UPDATE, 8:50 AM: Time Warner CEO Jeff Bewkes joined the pack of media company CEOs predicting that this year’s upfront ad market will be strong. “It’s looking pretty good,” he told analysts this morning. Ad cancellations are low. He also says that the company has strong momentum. Although he acknowledged that “TNT ratings remained challenged” in Q1, he believes that advertisers will warm to the addition in June of re-runs of The Mentalist, and plans to add four original series. Also CNN should benefit from the election, and Cartoon Network is “taking significant viewing share from its competition” — including Nickelodeon, which Bewkes says was hurt by its decision to offer some of its shows on Netflix. “Cartoon Network was up 14% and we think part of the reason is that we don’t have our shows spinning on (a subscription VOD) service.” Although there’s a role for streaming services like Netflix, if you put a show on “that runs the sprockets off, you’re going to erode the value.” That’s fine for older content, but for a popular show such as The Big Bang Theory “it’s unlikely it’s going to go to an S-VOD service anytime soon.” He wouldn’t mind, though, if Hulu — as widely rumored — changes its business model to be just available to pay TV customers. “We think authenticating makes sense… Hulu’s heading in the right direction now.”
Bewkes also is happy with the launch of UltraViolet, Hollywood studios’ effort to promote disc sales by also enabling buyers to stream movies to mobile devices. “It’s still early but consumers are downloading and streaming in very large numbers,” he says. It took about five months to sign up the first 1M UltraViolet users, but just a month to get the next 1M. Walmart and Amazon now support the initiative, and Bewkes says “other retailers will follow.” Why buy a movie when it’s so easy and inexpensive to rent? “There is a tendency for people to collect and want to own,” Bewkes says. “Right now rental is easier to use than ownership.” But if movies become more affordable then “the volume (of sales) can make up for whatever price adjustment that has to occur.”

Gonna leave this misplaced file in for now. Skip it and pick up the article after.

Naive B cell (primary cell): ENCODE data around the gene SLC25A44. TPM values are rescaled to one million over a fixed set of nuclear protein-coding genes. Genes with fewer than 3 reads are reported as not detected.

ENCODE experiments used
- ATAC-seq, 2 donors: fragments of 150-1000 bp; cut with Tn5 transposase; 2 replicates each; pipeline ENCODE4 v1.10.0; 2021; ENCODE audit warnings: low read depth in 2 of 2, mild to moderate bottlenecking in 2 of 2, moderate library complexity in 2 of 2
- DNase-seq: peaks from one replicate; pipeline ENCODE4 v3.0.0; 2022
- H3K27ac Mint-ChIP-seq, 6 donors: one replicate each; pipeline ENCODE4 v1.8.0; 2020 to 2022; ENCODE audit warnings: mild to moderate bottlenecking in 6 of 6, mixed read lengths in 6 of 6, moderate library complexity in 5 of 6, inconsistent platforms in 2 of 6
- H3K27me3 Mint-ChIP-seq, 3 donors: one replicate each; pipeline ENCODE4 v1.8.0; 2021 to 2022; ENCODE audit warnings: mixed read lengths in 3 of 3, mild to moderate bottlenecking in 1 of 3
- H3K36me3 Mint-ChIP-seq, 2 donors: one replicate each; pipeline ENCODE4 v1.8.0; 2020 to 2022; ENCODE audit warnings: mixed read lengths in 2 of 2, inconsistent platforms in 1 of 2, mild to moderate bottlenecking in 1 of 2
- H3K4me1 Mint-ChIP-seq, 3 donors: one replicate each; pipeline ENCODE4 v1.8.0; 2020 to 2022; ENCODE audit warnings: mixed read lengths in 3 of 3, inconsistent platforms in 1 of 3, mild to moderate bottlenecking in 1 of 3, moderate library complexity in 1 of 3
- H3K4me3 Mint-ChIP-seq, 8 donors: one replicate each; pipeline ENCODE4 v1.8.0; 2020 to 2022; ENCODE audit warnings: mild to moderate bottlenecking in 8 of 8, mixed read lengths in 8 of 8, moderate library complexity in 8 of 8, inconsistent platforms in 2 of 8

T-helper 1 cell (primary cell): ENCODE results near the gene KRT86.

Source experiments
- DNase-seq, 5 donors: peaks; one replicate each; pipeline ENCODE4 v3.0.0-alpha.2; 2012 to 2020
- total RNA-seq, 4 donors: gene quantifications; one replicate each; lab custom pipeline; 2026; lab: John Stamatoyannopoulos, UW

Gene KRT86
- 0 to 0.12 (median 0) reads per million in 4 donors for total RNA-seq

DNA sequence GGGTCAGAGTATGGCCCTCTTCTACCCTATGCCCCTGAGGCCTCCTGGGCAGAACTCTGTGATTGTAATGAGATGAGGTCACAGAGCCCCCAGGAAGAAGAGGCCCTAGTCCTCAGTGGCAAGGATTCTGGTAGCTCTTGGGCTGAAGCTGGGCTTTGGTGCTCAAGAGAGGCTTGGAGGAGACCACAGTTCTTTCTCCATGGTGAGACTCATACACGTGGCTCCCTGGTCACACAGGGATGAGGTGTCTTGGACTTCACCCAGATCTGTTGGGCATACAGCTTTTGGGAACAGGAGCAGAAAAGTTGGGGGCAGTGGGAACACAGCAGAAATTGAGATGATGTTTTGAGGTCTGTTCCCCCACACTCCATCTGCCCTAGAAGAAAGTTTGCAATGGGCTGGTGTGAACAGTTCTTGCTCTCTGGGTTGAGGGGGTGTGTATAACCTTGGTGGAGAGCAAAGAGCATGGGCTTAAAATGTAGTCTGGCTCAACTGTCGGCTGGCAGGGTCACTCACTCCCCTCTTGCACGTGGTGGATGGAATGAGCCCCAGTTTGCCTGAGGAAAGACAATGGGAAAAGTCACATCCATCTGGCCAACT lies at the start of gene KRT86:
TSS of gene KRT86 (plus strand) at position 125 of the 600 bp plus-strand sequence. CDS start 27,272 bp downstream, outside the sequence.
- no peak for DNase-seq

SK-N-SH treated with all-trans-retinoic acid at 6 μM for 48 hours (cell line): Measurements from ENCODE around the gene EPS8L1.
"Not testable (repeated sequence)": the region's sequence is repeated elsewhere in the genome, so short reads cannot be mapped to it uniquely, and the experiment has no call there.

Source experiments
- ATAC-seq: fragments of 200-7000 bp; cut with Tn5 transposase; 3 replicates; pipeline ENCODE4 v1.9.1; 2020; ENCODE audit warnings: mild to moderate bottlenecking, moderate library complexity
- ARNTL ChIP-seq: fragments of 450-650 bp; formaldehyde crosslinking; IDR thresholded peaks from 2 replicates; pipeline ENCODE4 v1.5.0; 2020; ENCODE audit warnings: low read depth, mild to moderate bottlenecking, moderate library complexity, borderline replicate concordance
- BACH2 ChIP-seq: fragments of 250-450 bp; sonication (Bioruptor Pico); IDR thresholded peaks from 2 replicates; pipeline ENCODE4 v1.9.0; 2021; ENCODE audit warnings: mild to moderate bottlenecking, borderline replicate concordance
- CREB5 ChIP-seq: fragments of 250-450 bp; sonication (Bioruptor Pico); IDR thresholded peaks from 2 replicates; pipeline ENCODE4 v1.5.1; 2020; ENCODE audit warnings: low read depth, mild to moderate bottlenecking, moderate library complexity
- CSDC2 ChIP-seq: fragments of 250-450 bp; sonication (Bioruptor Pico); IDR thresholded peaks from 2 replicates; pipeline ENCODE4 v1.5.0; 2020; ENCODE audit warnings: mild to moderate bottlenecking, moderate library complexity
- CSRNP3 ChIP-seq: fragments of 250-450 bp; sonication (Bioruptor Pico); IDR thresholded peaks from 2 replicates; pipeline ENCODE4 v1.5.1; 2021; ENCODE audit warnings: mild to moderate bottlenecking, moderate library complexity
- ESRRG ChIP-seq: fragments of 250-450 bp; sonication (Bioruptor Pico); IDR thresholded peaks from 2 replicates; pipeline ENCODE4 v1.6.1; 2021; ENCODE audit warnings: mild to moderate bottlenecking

PREVIOUS: 4:14 AM: Sherlock Holmes: A Game Of Shadows and The Big Bang Theory on TBS helped to propel the entertainment giant’s earnings which were down — but ahead of expectations. Time Warner generated net income of $583M, down 10.7% vs the same period last year, on revenues of nearly $7B, up 4.4%. Analysts thought that revenues would come in closer to $6.8B. Meanwhile, adjusted earnings at 67 cents a share, beat the projections of 64 cents. Warner Bros did its part with revenues up 7% to $2.8B and operating income up 35% to $214M. The company credits its theatrical slate, which included Sherlock Holmes and Journey 2: The Mysterious Island, as well as rising TV licensing revenues. Revenues at the company’s cable networks at Turner Broadcasting and HBO were up 3% to $3.6B. Time Warner says that Big Bang Theory contributed to ratings improvement at TBS. Overall the unit saw subscription revenues rise 5% and ads sales jump 6%. That helped to offset an 18% decline in content revenues compared to last year when the company syndicated Sex And The City. But operating income fell 2% to $19M due in part to a $58M charge to shut a general entertainment network in India. Revenues at the Time Inc magazine publishing unit fell 3% to $773M leaving it with an operating loss of $4M vs last year’s positive $63M. The company says that ad revenues fell 5% and subscription income was down 2%. “We’re off to a great start to the year, and we’re benefiting from strong momentum for our content across our businesses,” CEO Jeff Bewkes says.